Today’s reading was Leviticus chapter 13, the laws regarding leprosy and a variety of skin diseases. “When a person has on the skin of his body a swelling or an eruption or a spot, and it turns into a case of leprous disease on the skin of his body, then he shall be brought to Aaron the priest or to one of his sons the priests, and the priest shall examine the diseased area on the skin of his body. And if the hair in the diseased area has turned white and the disease appears to be deeper than the skin of his body, it is a case of leprous disease. When the priest has examined him, he shall pronounce him unclean” (Lev 13:2-4).

If you read through the rest of the chapter, you’ll find calls for quarantining those who were symptomatic, to determine if it was leprosy or some other condition.  There are regulations about leprosy on the skin, beard, and in the clothes. If the priest determined it was leprosy, you were declared unclean, and thereby unable to come into the presence of the Temple for sacrifice and worship.

I can’t tell you how hard it was a a pimply teenager to read these passages and wonder if God would even hear my prayers in my current condition, or if I was too unclean to come before Him.

These regulations were in place for the sake of the community. In Biblical times, there was no cure for leprosy, but they knew it spread easily and quickly through a community.  If you were showing symptoms, you were required to let others know, and keep distance from the rest of the community.

I think we all know a little about this now. With the state imposed quarantines and calls for social-distancing over the Coronavirus, we see the cases come to our community and cry, “Unclean! Unclean!” There is a palpable fear of the spread of this virus, of the infection spreading like wild-fire.  The worst part of this, unlike leprosy, Covid 19 may spread from those who are asymptomatic.  You could be carrying the virus and show now signs, but still pass it along to others.

So we stay home, out of love and concern for those around us.  We are, to some extent, embodying the practices of Leviticus 13.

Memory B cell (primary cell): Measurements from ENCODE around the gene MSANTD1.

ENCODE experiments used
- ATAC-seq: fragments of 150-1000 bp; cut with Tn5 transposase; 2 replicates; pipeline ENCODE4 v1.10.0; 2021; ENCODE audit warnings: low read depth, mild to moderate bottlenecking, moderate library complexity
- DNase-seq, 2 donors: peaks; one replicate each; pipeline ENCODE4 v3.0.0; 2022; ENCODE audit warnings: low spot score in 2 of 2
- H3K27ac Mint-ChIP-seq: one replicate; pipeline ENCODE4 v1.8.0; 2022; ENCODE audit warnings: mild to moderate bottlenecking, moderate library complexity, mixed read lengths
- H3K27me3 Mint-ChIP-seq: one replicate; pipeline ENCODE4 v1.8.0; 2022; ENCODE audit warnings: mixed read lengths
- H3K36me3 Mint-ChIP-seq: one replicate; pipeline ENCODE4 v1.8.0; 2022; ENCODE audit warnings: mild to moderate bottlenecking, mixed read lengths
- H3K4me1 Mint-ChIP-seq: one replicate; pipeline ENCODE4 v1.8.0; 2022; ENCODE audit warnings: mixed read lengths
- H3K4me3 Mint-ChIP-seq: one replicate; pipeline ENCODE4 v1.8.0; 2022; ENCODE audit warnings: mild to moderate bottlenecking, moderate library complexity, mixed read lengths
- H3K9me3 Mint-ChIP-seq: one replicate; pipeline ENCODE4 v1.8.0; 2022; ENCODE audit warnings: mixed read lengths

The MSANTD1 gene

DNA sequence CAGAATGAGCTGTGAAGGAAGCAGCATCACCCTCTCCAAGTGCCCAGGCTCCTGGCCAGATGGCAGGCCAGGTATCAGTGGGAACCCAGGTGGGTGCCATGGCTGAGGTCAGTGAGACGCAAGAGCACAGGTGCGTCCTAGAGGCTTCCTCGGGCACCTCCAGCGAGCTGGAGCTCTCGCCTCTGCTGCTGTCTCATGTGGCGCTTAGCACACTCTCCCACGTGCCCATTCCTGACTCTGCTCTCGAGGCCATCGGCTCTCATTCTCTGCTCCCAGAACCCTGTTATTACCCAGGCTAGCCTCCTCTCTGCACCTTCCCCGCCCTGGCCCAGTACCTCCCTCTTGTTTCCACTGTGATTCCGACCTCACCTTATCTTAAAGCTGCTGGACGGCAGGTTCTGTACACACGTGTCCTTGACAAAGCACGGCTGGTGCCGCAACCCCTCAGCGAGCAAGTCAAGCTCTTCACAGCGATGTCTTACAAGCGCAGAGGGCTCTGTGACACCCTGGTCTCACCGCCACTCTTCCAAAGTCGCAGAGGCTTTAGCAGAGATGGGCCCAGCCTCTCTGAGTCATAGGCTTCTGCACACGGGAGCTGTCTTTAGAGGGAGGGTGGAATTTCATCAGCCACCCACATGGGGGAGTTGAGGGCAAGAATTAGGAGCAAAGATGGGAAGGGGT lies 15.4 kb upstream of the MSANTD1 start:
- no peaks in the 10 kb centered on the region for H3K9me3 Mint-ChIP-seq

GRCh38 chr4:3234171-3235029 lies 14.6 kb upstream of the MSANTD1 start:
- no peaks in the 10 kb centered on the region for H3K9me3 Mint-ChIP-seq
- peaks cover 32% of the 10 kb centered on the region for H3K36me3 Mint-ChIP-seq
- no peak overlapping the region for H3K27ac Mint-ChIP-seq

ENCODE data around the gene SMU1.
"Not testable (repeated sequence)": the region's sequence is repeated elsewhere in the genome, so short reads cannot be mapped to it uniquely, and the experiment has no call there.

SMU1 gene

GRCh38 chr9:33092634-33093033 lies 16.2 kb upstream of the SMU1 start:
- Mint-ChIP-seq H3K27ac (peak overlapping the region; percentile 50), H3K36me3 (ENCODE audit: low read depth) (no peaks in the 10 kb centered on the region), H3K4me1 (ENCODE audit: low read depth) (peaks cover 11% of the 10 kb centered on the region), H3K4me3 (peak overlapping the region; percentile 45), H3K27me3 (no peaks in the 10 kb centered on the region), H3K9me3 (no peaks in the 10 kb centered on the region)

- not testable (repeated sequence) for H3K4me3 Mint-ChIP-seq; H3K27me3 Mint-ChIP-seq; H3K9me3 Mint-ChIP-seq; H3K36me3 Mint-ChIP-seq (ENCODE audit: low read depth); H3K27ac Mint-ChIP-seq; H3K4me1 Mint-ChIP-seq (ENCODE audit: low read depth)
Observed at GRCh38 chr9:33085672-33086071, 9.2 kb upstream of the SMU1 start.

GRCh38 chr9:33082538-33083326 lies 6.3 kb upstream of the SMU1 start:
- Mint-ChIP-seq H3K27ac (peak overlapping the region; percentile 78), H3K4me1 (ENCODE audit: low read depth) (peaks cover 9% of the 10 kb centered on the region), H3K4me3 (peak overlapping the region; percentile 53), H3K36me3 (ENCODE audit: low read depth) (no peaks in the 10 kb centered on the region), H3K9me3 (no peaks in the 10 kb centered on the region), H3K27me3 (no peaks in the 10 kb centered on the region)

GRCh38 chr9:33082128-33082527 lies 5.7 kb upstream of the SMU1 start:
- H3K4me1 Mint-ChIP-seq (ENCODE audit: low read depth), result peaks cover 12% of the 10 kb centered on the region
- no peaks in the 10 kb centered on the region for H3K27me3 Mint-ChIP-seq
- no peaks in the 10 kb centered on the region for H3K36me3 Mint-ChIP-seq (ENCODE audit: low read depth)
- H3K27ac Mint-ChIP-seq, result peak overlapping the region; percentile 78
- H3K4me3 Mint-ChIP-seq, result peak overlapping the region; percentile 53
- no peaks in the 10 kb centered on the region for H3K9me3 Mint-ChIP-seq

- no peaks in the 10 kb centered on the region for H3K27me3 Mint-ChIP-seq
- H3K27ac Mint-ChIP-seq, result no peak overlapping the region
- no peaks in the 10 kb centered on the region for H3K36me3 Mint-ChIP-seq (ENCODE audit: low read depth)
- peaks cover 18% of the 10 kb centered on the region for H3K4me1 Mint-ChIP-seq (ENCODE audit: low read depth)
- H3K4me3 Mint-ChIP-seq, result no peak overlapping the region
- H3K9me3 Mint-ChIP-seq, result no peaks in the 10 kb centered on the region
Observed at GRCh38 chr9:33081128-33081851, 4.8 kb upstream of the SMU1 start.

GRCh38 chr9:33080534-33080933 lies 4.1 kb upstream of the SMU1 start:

But only to a certain extent.

It is equally important to remember that these practices were not just regulations for the community, they were regulations for the worshipping community. Leviticus was written primarily as instruction about how a sinful people were to approach a Holy God. If one were to come into the presence of God, still stained and burdened by sin, God, who is holy and just, would pour down unmitigated judgment upon the sinner. This is why there is so much blood sacrifice in Leviticus – the people were making atonement for their sins so that they could stand justified before a holy God.

Psalm 15, another reading of the day, asks and answers the question, “O Lord, who shall dwell on your holy hill?”  The answer given is this, “He who walks blamelessly and does what is right and speaks the truth in his heart; who does not slander with his tongue and does no evil to his neighbor, nor takes up a reproach against his friend; in whose eyes a vile person is despised, but who honors those who fear the Lord; who swears to his own hurt and does not change; who does not put out his money at interest and does not take a bribe against he innocent. He who does these things shall never be moved.” This is the one who may come before the Lord.

Leprosy, a disease of the skin, was symbolic of the disease of the heart – sin. Easily spread, entirely destructive.  Left untreated, it will bring about our destruction, and leave us separated from God.

What a wonder then to know that in Jesus Christ we have been washed and made clean (Hebrews 9:14; 10:13).  We, who were once stained with the sins of this world, are now declared clean, sanctified by faith in Jesus Christ (1 Cor 6:11). The punishment for your sins has been placed upon Christ, and has been paid for in full. The veil which separated us from God has been torn open, and we have access to the Father through Jesus Christ our mediator.

What a blessing it is to know that, while we must be separated from one another for this time, nothing can separate us from the love of God the Father through Jesus Chris the Son (Rom 8:38-39).

SDG